The Creative Space: Neil Tomlinson, Founder of Neil Tomlinson Architects
The Creative Space: International Special continues and we find out how Neil Tominson Architects, founder has been inspired recently.
Neil Tomlinson founded his own practice in 2001 and over the last 15 years, Neil has led on design, detail and project management of a wide variety of large scale international and UK projects.
Neil, Tell us about a space that has boosted your creativity recently?
I recently revisited Seville in Southern Spain and, whilst there, went to see the Metropol Parasol, the winning competition entry by Berlin artist/architect Jürgen Mayer, which was constructed in 2011.
The context for this installation is a huge and very hot inland, irregularly-shaped square, bisecting a main road. It is flanked by buildings and is of a similar scale to San Marco in Venice. The massive sculpture seems specifically designed to overwhelm the visitor and the huge square it occupies and resembles a pure architectural college model of a cloud-like form, super-sized to fill the space.Whilst surreally over-scaled at first sight, the construction invites the visitor to explore under, over, around and through; from the roman ruins discovered beneath it at basement level to the ground floor area, inhabited by retail and an open-air market. Delightfully, the structure allows you to ascend various staircases onto a public square podium level, where you can congregate with other visitors beneath the parasol timber mesh canopy. Located a storey above the ground, it creates a shaded contemplative space over the hustle of crowds below.Then there’s further discovery, up staircases and lifts through the sculptural ‘trunks’ and out onto the canopy above, where the real reward lies: a wonderful meandering walkway around the undulating canopy landscape, with a unique view over the rest of Seville.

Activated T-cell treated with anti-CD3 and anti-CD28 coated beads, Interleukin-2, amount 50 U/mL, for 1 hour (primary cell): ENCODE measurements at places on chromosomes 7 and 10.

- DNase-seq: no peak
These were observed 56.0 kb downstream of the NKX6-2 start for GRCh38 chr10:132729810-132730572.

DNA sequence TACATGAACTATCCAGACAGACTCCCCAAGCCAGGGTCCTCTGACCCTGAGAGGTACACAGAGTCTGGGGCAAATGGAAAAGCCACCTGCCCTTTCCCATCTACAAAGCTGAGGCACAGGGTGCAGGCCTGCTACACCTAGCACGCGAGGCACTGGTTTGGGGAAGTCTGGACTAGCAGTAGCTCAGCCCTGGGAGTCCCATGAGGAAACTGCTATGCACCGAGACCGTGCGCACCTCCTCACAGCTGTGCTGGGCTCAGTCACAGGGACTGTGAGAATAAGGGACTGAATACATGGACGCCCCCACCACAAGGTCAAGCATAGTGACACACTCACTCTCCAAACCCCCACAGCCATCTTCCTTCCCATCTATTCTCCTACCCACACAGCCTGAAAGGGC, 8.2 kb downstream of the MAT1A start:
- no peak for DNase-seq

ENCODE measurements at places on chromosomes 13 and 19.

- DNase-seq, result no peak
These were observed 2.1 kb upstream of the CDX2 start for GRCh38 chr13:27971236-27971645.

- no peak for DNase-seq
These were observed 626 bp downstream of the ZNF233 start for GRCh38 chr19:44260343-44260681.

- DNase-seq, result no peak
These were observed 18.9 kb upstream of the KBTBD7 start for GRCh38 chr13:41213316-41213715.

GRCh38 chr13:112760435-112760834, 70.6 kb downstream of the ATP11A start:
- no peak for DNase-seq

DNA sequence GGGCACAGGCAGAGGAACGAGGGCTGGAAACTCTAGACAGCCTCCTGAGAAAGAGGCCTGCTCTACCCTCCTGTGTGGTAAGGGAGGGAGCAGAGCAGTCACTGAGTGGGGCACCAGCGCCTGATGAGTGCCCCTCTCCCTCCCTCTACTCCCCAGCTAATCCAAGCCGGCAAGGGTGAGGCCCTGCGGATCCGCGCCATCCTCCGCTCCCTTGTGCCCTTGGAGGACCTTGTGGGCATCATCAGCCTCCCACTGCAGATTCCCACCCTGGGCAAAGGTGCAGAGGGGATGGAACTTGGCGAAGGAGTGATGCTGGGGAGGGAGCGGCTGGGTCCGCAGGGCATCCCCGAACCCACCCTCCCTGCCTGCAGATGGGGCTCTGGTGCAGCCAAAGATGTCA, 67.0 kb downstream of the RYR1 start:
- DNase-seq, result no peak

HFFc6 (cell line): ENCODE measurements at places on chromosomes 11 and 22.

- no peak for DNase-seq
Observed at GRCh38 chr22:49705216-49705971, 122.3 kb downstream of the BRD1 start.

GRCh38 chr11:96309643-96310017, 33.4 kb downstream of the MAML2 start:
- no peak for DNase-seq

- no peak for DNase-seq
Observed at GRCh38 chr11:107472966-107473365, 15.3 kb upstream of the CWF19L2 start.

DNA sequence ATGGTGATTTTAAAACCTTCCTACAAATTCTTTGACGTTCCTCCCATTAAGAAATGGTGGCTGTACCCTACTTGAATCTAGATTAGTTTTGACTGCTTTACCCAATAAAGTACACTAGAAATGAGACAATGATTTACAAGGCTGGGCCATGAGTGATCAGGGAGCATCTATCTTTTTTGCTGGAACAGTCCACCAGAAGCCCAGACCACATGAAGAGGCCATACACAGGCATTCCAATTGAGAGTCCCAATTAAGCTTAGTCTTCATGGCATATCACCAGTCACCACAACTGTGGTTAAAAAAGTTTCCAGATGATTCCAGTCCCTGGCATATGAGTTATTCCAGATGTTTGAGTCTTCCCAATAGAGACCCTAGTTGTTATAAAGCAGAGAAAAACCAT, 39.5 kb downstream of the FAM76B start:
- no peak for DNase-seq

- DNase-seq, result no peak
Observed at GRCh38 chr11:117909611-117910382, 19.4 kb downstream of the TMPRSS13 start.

The Metropol Parasol reminds me of other architectural oddities / successful civic generators like the Centre Pompidou in Paris, but the design is not without its academic haters. Some parts of the construction are already looking shabby, whilst the detailing of junctions and elements (an obsession in our office!) leaves a lot to be desired. That said, as a pure concept taken through to its final form without compromise, it really has to be admired.